As the transportation industry faces a bleak outlook, supply chain innovators are undertaking some heavy-duty spring cleaning. From e-commerce to ocean freight, it’s out with the old and in with the new. Just ask Gently, the delivery solution making waves on the West Coast, or look at FedEx, whose robotic team at their Memphis, Tenn., facility is about to get a bit bigger. But it’s not all Fabuloso and Windex in the transportation industry; trouble is brewing between FedEx and the ALPA, and persistent inventory issues have retail experts scratching their heads.
Target is turning to larger delivery vehicles to meet the rising demand for last-mile services, said Target executive vice president and COO John Mulligan on a May 17 earnings call. The retailer is doubling its capacity for last-mile deliveries by using SUVs and minivans rather than sedans.
“Beyond capacity,” Mulligan said, “the use of larger vehicles enables further route optimization, increasing the number of packages that can be delivered per hour.”
As national negotiations under a federal mediator continue between FedEx and the Airline Pilots Association Internationa (ALPA), a recent strike authorization vote shows that most FedEx pilots are ready to strike. With 97% participation, 99% of ALPA members voted to authorize union leaders to call a strike if needed.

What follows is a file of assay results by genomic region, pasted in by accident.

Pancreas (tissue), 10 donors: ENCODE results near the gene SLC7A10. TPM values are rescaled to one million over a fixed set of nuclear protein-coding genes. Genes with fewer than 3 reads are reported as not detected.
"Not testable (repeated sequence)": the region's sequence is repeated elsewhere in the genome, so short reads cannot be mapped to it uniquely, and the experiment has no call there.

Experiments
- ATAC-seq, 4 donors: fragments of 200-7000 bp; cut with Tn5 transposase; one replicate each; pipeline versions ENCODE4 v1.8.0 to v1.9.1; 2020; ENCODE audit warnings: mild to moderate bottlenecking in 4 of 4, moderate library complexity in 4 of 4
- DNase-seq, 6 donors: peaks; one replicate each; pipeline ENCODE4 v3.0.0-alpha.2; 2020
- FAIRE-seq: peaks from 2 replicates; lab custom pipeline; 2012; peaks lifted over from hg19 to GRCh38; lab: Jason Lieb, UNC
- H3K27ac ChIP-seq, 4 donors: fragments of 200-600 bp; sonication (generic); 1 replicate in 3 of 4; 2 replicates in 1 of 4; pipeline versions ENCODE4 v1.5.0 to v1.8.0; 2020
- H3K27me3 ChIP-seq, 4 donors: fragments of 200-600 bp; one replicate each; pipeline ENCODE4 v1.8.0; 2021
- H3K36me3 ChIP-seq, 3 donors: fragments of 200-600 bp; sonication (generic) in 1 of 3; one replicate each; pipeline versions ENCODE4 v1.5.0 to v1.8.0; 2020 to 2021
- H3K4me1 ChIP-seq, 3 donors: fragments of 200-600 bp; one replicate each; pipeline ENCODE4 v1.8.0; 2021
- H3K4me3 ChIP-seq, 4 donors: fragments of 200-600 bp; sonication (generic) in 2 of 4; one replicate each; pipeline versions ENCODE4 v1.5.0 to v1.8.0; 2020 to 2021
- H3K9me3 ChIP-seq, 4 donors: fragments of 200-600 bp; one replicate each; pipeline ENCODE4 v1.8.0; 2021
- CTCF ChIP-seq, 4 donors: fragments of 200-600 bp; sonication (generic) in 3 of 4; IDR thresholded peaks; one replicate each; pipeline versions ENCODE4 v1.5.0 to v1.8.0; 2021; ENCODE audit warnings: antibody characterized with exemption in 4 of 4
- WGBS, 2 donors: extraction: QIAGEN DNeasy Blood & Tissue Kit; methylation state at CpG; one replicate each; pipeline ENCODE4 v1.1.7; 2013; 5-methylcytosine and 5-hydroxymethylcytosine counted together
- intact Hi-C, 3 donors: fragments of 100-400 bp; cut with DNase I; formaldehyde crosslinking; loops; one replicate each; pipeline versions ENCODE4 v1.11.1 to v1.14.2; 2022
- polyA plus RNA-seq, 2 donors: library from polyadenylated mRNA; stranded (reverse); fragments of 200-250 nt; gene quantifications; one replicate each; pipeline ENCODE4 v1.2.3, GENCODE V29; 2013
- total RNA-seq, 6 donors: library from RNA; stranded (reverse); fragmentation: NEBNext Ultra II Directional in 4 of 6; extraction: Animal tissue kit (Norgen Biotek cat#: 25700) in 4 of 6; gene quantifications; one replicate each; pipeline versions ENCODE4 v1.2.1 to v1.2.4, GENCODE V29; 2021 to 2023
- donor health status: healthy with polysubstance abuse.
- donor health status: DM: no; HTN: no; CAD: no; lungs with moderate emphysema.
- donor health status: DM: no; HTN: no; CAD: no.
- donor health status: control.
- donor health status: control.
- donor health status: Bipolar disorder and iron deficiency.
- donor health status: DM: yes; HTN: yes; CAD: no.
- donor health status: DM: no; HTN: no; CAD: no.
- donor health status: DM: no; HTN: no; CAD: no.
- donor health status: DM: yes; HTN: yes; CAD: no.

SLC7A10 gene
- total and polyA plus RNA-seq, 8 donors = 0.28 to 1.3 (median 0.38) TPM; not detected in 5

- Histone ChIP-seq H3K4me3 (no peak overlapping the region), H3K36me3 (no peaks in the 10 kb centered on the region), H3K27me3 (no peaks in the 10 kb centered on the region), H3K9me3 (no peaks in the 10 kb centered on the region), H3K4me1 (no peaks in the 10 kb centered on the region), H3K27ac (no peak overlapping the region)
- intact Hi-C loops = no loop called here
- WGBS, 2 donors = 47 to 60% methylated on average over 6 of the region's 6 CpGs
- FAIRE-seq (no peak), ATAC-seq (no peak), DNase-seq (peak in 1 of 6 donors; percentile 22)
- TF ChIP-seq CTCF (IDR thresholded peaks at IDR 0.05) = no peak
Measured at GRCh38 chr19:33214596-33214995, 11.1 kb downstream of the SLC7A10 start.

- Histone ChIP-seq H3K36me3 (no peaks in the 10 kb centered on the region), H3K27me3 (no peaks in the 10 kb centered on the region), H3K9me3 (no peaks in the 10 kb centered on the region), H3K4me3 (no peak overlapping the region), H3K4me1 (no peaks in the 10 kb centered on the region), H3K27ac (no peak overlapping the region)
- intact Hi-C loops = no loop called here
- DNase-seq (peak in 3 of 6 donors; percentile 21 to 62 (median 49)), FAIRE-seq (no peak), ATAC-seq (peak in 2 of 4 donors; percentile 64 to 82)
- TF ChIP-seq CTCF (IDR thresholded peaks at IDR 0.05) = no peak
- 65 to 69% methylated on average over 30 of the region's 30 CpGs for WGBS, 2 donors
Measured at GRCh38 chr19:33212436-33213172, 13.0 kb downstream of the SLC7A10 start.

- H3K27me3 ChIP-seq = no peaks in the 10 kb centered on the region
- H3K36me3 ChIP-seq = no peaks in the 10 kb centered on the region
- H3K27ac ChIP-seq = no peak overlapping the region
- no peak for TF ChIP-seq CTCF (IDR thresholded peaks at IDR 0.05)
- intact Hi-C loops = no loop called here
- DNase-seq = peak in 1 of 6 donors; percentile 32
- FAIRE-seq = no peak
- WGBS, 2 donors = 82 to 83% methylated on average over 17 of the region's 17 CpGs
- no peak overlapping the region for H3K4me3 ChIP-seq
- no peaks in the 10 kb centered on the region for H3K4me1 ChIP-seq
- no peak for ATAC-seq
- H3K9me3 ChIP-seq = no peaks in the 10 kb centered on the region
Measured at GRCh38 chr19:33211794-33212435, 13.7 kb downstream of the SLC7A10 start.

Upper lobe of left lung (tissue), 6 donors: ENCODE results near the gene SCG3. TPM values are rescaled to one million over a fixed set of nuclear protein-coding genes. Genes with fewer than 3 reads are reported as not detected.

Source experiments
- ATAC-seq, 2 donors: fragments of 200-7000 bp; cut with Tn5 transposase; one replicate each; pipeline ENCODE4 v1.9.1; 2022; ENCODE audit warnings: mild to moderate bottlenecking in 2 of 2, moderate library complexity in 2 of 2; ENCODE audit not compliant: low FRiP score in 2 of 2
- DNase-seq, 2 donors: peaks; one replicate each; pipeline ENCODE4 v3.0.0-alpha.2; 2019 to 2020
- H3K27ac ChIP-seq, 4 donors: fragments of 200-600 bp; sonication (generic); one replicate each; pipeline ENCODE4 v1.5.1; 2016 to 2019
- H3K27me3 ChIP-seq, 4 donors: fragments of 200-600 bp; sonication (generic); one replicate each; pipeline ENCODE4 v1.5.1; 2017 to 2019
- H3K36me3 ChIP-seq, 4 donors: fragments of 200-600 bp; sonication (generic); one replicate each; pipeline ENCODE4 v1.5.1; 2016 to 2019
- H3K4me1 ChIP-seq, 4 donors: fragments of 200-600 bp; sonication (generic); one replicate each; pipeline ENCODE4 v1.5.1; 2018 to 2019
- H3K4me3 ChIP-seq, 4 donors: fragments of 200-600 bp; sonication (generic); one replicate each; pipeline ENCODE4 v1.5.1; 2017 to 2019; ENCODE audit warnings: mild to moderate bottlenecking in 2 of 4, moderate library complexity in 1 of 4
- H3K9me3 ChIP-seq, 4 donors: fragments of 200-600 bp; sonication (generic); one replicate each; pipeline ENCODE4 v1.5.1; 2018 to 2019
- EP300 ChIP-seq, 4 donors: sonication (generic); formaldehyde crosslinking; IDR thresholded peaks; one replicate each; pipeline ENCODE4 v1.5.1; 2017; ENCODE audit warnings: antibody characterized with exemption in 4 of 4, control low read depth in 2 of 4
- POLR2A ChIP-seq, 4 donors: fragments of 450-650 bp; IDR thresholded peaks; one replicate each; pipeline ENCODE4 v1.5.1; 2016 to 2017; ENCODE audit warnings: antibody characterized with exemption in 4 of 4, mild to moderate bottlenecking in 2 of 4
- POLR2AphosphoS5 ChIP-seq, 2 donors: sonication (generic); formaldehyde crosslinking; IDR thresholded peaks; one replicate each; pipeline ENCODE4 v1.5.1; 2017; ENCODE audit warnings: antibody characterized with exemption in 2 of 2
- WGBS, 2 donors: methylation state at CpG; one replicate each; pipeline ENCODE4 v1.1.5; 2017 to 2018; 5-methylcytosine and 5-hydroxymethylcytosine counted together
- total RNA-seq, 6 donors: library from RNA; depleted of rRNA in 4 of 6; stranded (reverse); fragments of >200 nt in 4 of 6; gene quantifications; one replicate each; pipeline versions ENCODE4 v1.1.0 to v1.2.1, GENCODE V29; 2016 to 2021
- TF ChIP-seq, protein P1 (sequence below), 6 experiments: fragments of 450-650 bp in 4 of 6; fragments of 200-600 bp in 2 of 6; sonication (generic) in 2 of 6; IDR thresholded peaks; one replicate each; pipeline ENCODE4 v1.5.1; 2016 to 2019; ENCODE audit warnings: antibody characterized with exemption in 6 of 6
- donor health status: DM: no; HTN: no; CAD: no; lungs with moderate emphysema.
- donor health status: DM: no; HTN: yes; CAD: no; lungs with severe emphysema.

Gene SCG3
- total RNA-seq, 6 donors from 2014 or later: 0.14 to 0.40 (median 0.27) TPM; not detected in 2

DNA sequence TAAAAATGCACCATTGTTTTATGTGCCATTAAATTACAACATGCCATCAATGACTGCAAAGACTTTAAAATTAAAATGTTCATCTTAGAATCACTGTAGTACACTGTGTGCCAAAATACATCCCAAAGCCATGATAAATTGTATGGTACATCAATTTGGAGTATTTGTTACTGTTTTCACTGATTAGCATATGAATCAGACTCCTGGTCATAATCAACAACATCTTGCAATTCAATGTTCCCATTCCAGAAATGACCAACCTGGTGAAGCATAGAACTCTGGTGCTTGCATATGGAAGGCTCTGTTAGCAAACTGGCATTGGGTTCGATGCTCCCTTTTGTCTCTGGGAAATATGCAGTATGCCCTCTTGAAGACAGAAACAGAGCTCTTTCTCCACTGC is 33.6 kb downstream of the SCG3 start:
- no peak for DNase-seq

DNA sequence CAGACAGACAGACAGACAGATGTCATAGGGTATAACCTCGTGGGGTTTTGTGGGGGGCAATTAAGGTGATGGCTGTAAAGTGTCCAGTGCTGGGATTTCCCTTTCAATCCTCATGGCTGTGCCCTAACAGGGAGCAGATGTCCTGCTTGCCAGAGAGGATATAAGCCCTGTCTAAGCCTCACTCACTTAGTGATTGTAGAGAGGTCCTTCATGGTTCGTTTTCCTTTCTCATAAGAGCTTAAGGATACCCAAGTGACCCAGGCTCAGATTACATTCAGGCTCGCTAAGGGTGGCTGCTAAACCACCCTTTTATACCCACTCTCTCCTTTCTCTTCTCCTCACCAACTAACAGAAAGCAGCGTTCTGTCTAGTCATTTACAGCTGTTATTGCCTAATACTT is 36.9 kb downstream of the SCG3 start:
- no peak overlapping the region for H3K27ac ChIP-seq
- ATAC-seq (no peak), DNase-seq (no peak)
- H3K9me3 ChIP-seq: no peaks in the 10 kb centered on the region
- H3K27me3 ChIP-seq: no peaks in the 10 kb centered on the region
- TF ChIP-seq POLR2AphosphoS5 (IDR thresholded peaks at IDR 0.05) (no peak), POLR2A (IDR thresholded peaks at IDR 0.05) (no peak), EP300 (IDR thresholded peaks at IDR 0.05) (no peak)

“Today, FedEx pilots spoke with one unified voice and sent a clear message to management that we are willing to go the distance to secure a new contract,” Capt. Chris Norman, chair of the FedEx ALPA Master Executive Council, said in a May 17 press release, “Now is the time for FedEx to deliver a new contract that reflects the value we bring to FedEx as highly skilled professionals who deliver FedEx’s Purple Promise every day. Our goal is to reach an agreement, not to strike. The ball is in management’s court, and it’s time for the company to get serious at the bargaining table and invest in our pilots.”
FedEx has acquired 12 more parcel-sorting robotic arms for its sorting facility in Memphis, Tenn. The purchase of the new robotic arms, manufactured by Plus One Robotics and Yaskawa Motoman, brings the total number of robotic arms working in the Memphis facility to 16. Using Plus One’s Yonder software, a human operator will remotely monitor the robotic arms used mainly for depalletizing operations.
“The technology in these depalletizing arms helps us move certain shipments that would otherwise take up valuable resources to manually offload,” Brian Marflak, FedEx vice president of Global Engineering, Research & Technology, said in a May 10 press release, “Having these systems installed allows team members to perform more skilled tasks such as loading and unloading airplanes and trucks. This has been a great opportunity for robotics to complement our existing team members and help them complete tasks more efficiently.”